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while ministers work out what further steps to take them efforts are being made to get the booster programme into the heart of the local communities here in an asian restaurant in bradford. we are creating access where our communities are, so a resturant is the best place for the time of year to come and bring the vaccines to make it as easy and as accessible as we can. boosters will be available on christmas day and boxing day in england, though not in the rest of the uk. and in basingstoke today, there was no shortage of takers for a christmas eve jab. it's an interesting one, but i want to get it done because i want to see family. it'sjust easy peasy, it's around the corner. it's good, yeah, it made sense to do it, so i did my bit for the community and everybody else. but as people enjoy christmas attractions, the prospects for new year and beyond remain highly uncertain. hugh pym, bbc news.
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the uk government is relaxing immigration rules so that social care workers from abroad can help to alleviate staff shortages in britain. the temporary measures are expected to take effect in the new year and will be in place for at least 12 months. care providers are experiencing high vacancy rates and turnover, and pressure on staffing is being made worse by the recent spread of 0micron. the omicron variant is spreading fast in parts of europe. as we heard a little earlier, on thursday, france reported a new record high in the number of daily infections. and in spain, where the wearing of facemasks outdoors is compulsory again, the 73,000 cases recorded on thursday represented the third consecutive high in as many days. so a curfew will be in force from tonight in catalonia in northeastern spain, where residents are banned from leaving their homes between one o'clock and six in the morning. dr quique bassat is a research professor at the barcelona institute for global health, with more
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on what the situation is like there. we are very concerned about the situation. we are witnessing an unprecedented increase in the number of cases, with 25,000 more cases today than we had two days ago, with more than 100 points in the incidence increased between two days ago and today. with increasing pressure to the health system, we are getting warnings from the emergency departments, the intensive care units, that we are seeing many more cases being admitted. even if this new variant is predominantly less severe, because we also have a predominately very well vaccinated population, with over 80% of the population having received two or more shots, we are seeing lots of pressure to the health system and lots of cases that require hospitalisation. what is happening is that this huge increase in the number of cases, even though the new cases may be less severe, it is having a toll in the cases that end up being severe.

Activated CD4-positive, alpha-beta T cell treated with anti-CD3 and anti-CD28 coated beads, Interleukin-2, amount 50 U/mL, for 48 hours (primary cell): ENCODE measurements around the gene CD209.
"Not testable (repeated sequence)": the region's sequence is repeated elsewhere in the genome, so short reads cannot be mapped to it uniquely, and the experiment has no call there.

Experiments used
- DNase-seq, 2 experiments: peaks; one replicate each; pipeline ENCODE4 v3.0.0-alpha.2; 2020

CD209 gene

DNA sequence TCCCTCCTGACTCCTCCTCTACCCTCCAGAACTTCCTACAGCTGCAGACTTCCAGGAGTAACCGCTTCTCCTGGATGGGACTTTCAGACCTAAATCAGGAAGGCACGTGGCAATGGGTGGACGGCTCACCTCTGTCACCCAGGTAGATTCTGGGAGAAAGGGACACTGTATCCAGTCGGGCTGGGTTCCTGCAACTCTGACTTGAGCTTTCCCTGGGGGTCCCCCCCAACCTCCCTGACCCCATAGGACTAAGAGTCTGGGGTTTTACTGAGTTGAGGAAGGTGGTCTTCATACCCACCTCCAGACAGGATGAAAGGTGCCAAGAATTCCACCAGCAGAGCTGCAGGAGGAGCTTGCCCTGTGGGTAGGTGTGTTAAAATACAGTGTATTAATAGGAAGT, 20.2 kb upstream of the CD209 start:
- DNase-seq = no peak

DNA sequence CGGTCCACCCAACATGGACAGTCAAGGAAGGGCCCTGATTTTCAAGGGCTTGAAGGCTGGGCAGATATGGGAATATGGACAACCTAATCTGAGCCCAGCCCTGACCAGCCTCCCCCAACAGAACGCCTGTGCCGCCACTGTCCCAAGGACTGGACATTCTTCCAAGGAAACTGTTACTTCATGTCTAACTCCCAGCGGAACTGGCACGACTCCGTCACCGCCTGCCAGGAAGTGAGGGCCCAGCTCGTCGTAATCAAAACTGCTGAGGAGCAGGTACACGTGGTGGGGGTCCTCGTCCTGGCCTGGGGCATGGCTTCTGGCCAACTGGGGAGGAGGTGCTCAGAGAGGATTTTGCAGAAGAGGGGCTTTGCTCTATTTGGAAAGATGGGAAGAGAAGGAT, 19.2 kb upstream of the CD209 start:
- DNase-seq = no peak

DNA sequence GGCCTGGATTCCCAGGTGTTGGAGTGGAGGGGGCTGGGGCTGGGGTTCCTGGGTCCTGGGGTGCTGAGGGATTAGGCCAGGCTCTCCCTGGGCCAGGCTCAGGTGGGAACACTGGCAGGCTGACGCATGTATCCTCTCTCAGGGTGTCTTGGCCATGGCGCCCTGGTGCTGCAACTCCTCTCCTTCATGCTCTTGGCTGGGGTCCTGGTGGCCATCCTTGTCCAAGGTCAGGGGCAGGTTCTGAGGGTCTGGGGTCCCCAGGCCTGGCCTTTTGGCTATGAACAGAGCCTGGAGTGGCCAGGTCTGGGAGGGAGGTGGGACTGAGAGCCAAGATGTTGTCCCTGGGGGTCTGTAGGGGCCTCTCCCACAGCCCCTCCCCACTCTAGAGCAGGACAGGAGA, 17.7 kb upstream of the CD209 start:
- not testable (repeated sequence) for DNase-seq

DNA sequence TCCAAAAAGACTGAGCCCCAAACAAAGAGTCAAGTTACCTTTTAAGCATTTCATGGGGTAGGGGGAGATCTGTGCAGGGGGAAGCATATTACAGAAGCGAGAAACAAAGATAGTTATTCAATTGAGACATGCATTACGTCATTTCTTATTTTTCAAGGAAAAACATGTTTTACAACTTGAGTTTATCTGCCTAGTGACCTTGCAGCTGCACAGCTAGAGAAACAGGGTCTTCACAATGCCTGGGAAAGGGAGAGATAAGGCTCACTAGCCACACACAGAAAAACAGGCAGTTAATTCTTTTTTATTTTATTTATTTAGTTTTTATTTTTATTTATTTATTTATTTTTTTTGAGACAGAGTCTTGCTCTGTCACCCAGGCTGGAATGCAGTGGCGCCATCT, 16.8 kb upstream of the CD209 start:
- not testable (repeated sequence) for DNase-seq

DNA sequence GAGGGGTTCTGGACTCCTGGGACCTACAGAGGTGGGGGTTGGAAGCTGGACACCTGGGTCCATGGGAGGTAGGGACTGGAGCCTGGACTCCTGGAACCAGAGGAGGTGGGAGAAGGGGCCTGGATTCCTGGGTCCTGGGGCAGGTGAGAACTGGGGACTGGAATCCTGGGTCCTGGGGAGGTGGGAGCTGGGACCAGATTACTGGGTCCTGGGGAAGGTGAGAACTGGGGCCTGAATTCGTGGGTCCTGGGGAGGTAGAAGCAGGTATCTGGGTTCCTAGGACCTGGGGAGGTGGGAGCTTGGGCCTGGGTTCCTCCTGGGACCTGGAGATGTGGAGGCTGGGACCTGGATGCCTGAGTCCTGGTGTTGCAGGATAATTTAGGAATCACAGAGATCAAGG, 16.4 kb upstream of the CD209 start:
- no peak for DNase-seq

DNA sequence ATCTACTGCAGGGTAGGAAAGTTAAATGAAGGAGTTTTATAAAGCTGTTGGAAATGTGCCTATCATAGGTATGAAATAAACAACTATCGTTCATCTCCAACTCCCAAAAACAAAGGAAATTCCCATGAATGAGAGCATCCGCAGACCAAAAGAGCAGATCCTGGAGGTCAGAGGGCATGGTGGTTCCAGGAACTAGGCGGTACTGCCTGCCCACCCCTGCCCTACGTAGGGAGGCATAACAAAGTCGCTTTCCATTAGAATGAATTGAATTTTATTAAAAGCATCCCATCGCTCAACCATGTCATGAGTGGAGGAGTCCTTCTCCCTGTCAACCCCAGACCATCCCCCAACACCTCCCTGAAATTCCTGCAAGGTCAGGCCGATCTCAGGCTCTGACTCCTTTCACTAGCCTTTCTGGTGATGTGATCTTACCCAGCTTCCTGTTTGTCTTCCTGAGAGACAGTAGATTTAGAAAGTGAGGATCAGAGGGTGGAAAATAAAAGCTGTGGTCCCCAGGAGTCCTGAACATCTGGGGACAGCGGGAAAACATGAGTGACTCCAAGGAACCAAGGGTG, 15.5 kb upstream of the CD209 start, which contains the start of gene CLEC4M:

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we do recognise that the vaccine is protecting against severe disease, but because of the enormous amount of new infection that we are seeing, there is a small proportion of those infections that do require hospitalisation. so it is important that the population understands that even though we are safer with the vaccines, we are not completely safe and we are not completely protected against hospitalisation. coronavirus has thwarted many christmas plans this year, and it's continuing to wreak havoc on international travel. more than 2,000 flights around the world have been cancelled today due to staff shortages. 0n the first christmas in two years that australians could travel between states over the holidays, more than 100 domestic flights from sydney and melbourne to other cities were cancelled, as were hundreds of us flights, with united airlines saying that 0micron cases had had a "direct impact on theirflight
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crews and the people who run their operation". passengers flying with the airlines delta and lufthansa have also been affected. at boston's international airport, people expressed mixed feelings about boarding their flights. well, i'm glad to be back with people doing what we do, it kinda feels good. i mean, i'm still worried about the variants, omicron and all of that, but at the same time, i'm just like, you know what, let's get back to living our lives a little bit. i'm very scared to be flying, to be honest. i'm glad to see everyone looks pretty masked up, ijust hope people on the plane are respectful of those around them. 0ur north america correspondent nomia iqbal has been giving us the latest from the us. well, airliners are trying their best to inform passengers of what's happened. delta and united, the main airliners, said that they did send text messages and they're trying to help passengers who are stranded. but 0micron has really taken hold in this country — so it's three weeks ago when it was first detected, and now it counts for more than 70% of new coronavirus